SMART targets are all over the shop.
Businesses love them and you’ll find plenty of them in schools as part of staff policies and CPD PowerPoints. SLTs are super-users of SMART targets and you will find them sprinkled all over their school improvement plans.
Although SMART targets might serve a purpose, they aren’t big and they aren’t clever. In fact, setting SMART targets is a very self-limiting way of doing things .
We teach students to set goals that are Specific, Measurable, Attainable, Relevant and Time-Bound as if that’s the only way to approach a target. But it isn’t.
Undoubtedly we all need to set goals in our lives because they give us a purpose and something to aim for. Having clearly defined objectives that we can work towards keep us focused and channels our energies and efforts. But do we always need to default to SMART as the modus operandi?
SMART goals are great if you want to set realistic goals that you know you can reach but what about venturing outside of your comfort zone?
SMART goals and spreadsheets are just a bit too corporate and routine and can be stifling in a school environment. They might look on the surface of things that they aim high but they lack inspiration and can choke potential because they just don’t dream big enough.
SMART goals are all about colouring inside the lines and rather than being the enablers of bold action, they act as barriers and encourage average.
Achievement trainer Brendon Burchard in his book High Performance Habits thinks that there is another way, a better way and our culture of thinking needs to change. He thinks that when we think about our goals then the DUMB framework is more ambitious and improves our energy, focus, habits and learning.
This framework focuses on the ‘what’ rather than the ‘how’ and deliberately dreams big and sets large goals.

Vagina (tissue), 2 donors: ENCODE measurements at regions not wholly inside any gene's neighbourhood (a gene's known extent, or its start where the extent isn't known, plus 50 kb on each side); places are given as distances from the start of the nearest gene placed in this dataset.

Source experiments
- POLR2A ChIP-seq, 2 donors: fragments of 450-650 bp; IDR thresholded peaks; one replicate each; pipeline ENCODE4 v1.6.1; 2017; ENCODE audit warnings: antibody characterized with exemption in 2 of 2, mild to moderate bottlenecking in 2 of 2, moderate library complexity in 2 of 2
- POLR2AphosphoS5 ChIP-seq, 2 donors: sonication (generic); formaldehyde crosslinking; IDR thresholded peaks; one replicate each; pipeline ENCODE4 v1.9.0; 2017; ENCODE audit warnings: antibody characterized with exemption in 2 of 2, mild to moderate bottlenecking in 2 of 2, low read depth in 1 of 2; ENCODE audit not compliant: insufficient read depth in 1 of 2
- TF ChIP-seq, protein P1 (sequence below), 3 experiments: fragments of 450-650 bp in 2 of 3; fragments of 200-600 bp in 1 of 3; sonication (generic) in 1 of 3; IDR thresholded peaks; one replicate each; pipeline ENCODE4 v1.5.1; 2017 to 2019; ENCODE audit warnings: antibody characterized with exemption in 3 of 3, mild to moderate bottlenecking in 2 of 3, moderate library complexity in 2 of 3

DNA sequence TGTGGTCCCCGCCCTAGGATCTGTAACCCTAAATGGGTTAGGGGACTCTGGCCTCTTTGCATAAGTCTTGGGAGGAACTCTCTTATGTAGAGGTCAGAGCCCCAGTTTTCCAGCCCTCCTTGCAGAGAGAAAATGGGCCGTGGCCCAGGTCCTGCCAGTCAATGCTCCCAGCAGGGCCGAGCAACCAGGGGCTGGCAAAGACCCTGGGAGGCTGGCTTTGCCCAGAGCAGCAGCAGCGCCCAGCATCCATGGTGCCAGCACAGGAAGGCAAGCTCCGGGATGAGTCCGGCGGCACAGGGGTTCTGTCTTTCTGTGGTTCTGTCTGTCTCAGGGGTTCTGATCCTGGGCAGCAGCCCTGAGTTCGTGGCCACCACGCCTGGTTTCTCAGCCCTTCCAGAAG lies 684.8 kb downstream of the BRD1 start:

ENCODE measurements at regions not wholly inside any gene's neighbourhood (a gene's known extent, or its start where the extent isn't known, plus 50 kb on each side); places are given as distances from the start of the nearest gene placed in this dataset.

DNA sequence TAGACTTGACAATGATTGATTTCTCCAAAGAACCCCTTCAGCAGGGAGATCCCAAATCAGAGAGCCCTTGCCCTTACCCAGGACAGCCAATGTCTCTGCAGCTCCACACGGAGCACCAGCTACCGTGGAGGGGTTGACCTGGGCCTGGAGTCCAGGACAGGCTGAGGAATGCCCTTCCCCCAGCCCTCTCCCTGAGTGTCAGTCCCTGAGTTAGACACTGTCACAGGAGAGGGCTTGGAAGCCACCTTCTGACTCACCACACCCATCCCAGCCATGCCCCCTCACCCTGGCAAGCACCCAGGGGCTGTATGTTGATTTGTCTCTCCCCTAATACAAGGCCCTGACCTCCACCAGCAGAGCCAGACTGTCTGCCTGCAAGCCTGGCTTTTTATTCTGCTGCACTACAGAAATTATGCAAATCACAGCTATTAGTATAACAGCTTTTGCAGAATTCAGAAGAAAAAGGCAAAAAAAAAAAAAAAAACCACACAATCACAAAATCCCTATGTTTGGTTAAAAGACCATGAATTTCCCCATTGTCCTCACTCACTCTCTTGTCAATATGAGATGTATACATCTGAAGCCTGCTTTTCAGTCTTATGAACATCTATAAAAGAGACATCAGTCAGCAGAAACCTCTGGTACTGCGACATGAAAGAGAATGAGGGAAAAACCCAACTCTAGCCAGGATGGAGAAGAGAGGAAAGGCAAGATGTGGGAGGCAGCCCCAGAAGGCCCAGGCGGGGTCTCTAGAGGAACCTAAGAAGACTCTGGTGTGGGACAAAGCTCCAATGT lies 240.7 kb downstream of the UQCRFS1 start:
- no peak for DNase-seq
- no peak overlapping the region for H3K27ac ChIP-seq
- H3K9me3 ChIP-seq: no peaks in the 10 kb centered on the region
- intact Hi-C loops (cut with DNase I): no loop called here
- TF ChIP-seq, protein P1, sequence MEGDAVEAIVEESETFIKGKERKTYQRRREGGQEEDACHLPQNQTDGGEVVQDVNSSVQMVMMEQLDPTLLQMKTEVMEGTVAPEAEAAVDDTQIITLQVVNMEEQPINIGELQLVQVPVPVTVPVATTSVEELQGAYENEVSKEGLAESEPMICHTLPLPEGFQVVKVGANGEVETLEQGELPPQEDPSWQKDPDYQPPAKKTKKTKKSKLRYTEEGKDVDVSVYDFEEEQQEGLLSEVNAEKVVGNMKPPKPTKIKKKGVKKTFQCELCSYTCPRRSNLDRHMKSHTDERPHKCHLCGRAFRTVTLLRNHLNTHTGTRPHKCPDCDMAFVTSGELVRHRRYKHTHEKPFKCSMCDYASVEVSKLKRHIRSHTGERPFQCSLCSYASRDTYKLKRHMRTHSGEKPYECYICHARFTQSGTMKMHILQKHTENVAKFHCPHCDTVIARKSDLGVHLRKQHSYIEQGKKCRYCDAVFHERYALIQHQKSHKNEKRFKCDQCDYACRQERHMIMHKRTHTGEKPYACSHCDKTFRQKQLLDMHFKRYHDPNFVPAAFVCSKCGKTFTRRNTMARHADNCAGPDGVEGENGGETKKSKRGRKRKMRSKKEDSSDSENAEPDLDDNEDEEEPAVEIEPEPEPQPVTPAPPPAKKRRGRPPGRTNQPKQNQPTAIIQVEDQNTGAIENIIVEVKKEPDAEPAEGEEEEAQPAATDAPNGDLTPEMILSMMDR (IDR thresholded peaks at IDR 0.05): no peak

Burchard recommends that if we want to make our dreams a reality and achieve something meaningful then we need to broaden our perspective and make our goals D.U.M.B
I think we can apply this to helping students aim for the Moon, not the next street. Let us tell students that their goals need to be:
Build a big dream and imagine it. Don’t just focus on tasks but have a vision and dream without fear of failure, self-oppression and doubt.
Your big dream needs to be inspiring, uplifting and give you a positive feeling. Thinking about it should bring a mixture of joy and apprehension. If it makes you happy and it frightens you then that’s good, you are dreaming big.
To achieve your dream, you need to be able to actually obtain it which means having the systems and methods in place to keep making progress. These systems may include the support of teachers and parents, or the habits of mind you can build over time to help you get to where you are going.
Establishing behaviours that trigger action is one of the most powerful ways to make progress towards a big dream. When you set a goal, you need to create triggers (e.g. reading about a role model) that remind you to keep chasing them.
By applying DUMB goals we are encouraging students to focus on the dream first and the goal second.
Burchard says SMART goals tend to be ordinary and small and don’t go far enough. He says they don’t supersize to anything extraordinary because they lack courage and “Achieving significant things—real dreams and aspirations that demand real power and guts—requires bigger thinking.”
DUMB goals are purposely huge but that doesn’t mean they are Dangerously Unattainable, Monstrously Big goals. Anything worth striving for isn’t going to be easy to attain but will involves struggle and failures along the way. Surely we need to encourage students to think big and always have it in their minds they have an outside chance of getting there.
But DUMB goals also need to be what Mark Murphy refers to as HARD goals by being heartfelt, animated, required and difficult.
If students want to be an astronaut, a 3-starred Michelin chef or a global football sensation then DUMB goals are the way to get there and that also means playing it HARD.
School leaders might want to think whether they are interested in being SMART or being DUMB. The late Steve Jobs urged his people to greatness by saying “We’re here to put a dent in the universe.”
SMART goals don’t make much of a dent, they just leave the odd scratch mark.